The hours of bright sunshine that come with scorching Ohio summers often spur people to consider harnessing energy from the sky’s brightest star with rooftop solar panels. It sounds even more attractive when smooth-talking salespeople make promises that sound almost too good to be true.
The reality of going solar, however, isn’t nearly as black and white as those salespeople might make it sound. As with most things that have to do with electricity in the homes of co-op members, a partnership between the homeowner, the cooperative, and the contractor leads to the best outcomes. The more informed members are throughout the process, the happier they are with the results of their solar installation.
Demarco Deshaies of Rockridge in Hocking County decided to investigate solar as a backup after losing electric service for several days following a devastating February 2022 winter storm.
“We didn’t have water when we were without power, or internet, and we lost a lot of food,” says Deshaies, a South Central Power Company member. With a small child and wife at home, Deshaies didn’t want to go through that experience again, so he began researching solar as a backup power solution, to keep the basics working in case of similar outages in the future.
Deshaies, a do-it-yourselfer, wanted to install the solar system himself. He checked out some YouTube videos and studied the solar facts sheets on South Central Power’s website, then contacted Jacob Atkins, an energy advisor at South Central Power. The two worked together to make sure Deshaies’ plan would meet all state and local requirements, would integrate into the grid, and made overall sense. Once he had all the facts, he could move forward with confidence.
The total cost of Deshaies’ solar panel system was $16,400, which included 14 rooftop panels and a battery to store power. It took him three days and some help from friends to install the system, and it’s been up and supplying power since Memorial Day weekend. “A sunny day supplies just a little more power than we consume in a day,” Deshaies says, “and a cloudy, rainy day produces about half what we need.” He programmed the system to prioritize keeping his 10-kWh battery fully charged so he’ll have backup power in the event of an outage.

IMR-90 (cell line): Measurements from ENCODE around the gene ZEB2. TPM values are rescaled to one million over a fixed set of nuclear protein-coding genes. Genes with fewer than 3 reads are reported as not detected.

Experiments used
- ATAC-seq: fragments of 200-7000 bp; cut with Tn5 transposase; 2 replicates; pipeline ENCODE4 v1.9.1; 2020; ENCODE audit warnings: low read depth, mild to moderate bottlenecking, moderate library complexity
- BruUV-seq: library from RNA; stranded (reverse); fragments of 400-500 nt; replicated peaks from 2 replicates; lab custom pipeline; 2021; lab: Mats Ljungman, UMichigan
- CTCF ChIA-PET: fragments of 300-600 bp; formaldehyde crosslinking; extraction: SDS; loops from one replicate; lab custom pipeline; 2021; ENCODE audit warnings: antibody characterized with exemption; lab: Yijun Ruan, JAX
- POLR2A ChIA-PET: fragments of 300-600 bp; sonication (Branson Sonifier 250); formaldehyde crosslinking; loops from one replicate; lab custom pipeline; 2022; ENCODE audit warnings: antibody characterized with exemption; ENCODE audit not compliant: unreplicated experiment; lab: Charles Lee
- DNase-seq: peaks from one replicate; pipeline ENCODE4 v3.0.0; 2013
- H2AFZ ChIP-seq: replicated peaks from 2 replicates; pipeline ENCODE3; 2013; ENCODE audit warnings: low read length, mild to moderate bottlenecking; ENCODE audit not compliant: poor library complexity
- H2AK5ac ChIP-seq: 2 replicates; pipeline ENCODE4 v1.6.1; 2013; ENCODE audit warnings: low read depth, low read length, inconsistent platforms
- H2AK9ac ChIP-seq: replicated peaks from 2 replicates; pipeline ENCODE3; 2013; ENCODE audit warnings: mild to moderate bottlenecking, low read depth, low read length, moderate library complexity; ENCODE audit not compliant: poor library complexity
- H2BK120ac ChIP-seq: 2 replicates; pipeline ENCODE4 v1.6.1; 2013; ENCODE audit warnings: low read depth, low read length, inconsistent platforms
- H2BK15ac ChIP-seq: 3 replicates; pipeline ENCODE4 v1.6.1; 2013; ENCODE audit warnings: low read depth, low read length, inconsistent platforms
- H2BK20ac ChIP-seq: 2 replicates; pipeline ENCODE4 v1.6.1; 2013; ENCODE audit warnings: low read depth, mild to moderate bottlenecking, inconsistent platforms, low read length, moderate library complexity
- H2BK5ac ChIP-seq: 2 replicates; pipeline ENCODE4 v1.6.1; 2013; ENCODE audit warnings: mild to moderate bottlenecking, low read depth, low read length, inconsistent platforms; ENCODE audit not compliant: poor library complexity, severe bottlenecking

He’s been happy enough that he’s considering installing more panels and battery storage to double his generation and storage capacity and potentially eliminate his $150-per-month electric bill. Deshaies did the math and says his break-even date for the cost of the system would be 11 years, but that a 26% tax credit for buying the system would cut that time to 6 years.
Over the past two years alone, 62 co-op members of Wellington-based Lorain-Medina Rural Electric Cooperative and Attica-based North Central Electric Cooperative have contacted the co-ops’ energy advisors with tales of roofs collapsing, inoperable solar panel systems sold by door-to-door salespeople using high-pressure sales tactics, and life savings up in smoke.
“Those are just the ones who have called us,” says Ed VanHoose, general manager of both LMRE and NCE. “We know there are many, many more than that.”
Glenn Miller, president and CEO of Holmes-Wayne Electric Cooperative in Millersburg, has heard similar horror stories. “It’s heartbreaking to see some of our members have been misled and taken financial advantage of,” Miller says. “We are always looking out for the best interests of our members, which is why we encourage them to contact us regarding home solar installation.”
The stories, of course, aren’t limited to just a few co-ops; complaints come in from every corner of the state. In fact, the Better Business Bureau took in nearly 900 grievances raised by consumers against one company alone — about 100 were escalated to the state attorney general’s office.
VanHoose and Miller decided to act. In April, Holmes-Wayne Electric Cooperative issued an urgent warning to its co-op members to call their cooperative before signing a solar contract.